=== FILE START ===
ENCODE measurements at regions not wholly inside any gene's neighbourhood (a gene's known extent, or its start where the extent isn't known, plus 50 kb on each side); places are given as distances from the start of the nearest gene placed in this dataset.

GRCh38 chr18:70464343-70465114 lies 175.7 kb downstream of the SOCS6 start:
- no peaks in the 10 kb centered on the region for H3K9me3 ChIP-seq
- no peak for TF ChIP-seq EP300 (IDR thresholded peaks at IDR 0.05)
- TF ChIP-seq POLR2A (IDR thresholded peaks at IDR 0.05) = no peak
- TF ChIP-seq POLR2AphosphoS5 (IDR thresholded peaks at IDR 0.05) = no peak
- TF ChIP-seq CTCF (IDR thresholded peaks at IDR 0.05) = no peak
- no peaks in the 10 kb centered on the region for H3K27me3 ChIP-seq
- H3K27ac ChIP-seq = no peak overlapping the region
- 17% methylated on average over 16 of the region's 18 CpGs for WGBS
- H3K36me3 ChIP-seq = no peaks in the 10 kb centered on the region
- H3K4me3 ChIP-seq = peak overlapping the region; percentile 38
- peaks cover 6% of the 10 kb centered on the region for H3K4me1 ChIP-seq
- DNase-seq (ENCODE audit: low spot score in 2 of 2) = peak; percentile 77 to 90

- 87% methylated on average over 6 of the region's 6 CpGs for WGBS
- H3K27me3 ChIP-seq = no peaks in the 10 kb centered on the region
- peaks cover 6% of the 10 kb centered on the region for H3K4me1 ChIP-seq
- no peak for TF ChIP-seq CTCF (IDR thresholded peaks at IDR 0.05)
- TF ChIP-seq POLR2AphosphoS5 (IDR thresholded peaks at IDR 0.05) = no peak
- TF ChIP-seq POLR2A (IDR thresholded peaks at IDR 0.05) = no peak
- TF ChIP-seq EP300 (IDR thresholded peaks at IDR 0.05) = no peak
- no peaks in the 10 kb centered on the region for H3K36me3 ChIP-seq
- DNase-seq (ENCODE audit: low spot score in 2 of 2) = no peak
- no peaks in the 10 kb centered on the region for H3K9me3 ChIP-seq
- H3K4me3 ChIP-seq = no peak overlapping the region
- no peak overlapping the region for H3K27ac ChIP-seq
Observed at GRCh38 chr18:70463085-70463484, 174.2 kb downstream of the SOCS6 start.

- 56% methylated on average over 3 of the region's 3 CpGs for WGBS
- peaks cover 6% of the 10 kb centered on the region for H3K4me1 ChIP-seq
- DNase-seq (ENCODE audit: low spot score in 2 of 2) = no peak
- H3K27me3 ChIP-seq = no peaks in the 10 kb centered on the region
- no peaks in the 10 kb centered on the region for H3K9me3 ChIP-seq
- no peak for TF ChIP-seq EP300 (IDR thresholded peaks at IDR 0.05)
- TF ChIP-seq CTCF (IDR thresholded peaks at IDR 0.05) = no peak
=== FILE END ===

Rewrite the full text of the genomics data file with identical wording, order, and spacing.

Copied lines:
ENCODE measurements at regions not wholly inside any gene's neighbourhood (a gene's known extent, or its start where the extent isn't known, plus 50 kb on each side); places are given as distances from the start of the nearest gene placed in this dataset.

GRCh38 chr18:70464343-70465114 lies 175.7 kb downstream of the SOCS6 start:
- no peaks in the 10 kb centered on the region for H3K9me3 ChIP-seq
- no peak for TF ChIP-seq EP300 (IDR thresholded peaks at IDR 0.05)
- TF ChIP-seq POLR2A (IDR thresholded peaks at IDR 0.05) = no peak
- TF ChIP-seq POLR2AphosphoS5 (IDR thresholded peaks at IDR 0.05) = no peak
- TF ChIP-seq CTCF (IDR thresholded peaks at IDR 0.05) = no peak
- no peaks in the 10 kb centered on the region for H3K27me3 ChIP-seq
- H3K27ac ChIP-seq = no peak overlapping the region
- 17% methylated on average over 16 of the region's 18 CpGs for WGBS
- H3K36me3 ChIP-seq = no peaks in the 10 kb centered on the region
- H3K4me3 ChIP-seq = peak overlapping the region; percentile 38
- peaks cover 6% of the 10 kb centered on the region for H3K4me1 ChIP-seq
- DNase-seq (ENCODE audit: low spot score in 2 of 2) = peak; percentile 77 to 90

- 87% methylated on average over 6 of the region's 6 CpGs for WGBS
- H3K27me3 ChIP-seq = no peaks in the 10 kb centered on the region
- peaks cover 6% of the 10 kb centered on the region for H3K4me1 ChIP-seq
- no peak for TF ChIP-seq CTCF (IDR thresholded peaks at IDR 0.05)
- TF ChIP-seq POLR2AphosphoS5 (IDR thresholded peaks at IDR 0.05) = no peak
- TF ChIP-seq POLR2A (IDR thresholded peaks at IDR 0.05) = no peak
- TF ChIP-seq EP300 (IDR thresholded peaks at IDR 0.05) = no peak
- no peaks in the 10 kb centered on the region for H3K36me3 ChIP-seq
- DNase-seq (ENCODE audit: low spot score in 2 of 2) = no peak
- no peaks in the 10 kb centered on the region for H3K9me3 ChIP-seq
- H3K4me3 ChIP-seq = no peak overlapping the region
- no peak overlapping the region for H3K27ac ChIP-seq
Observed at GRCh38 chr18:70463085-70463484, 174.2 kb downstream of the SOCS6 start.

- 56% methylated on average over 3 of the region's 3 CpGs for WGBS
- peaks cover 6% of the 10 kb centered on the region for H3K4me1 ChIP-seq
- DNase-seq (ENCODE audit: low spot score in 2 of 2) = no peak
- H3K27me3 ChIP-seq = no peaks in the 10 kb centered on the region
- no peaks in the 10 kb centered on the region for H3K9me3 ChIP-seq
- no peak for TF ChIP-seq EP300 (IDR thresholded peaks at IDR 0.05)
- TF ChIP-seq CTCF (IDR thresholded peaks at IDR 0.05) = no peak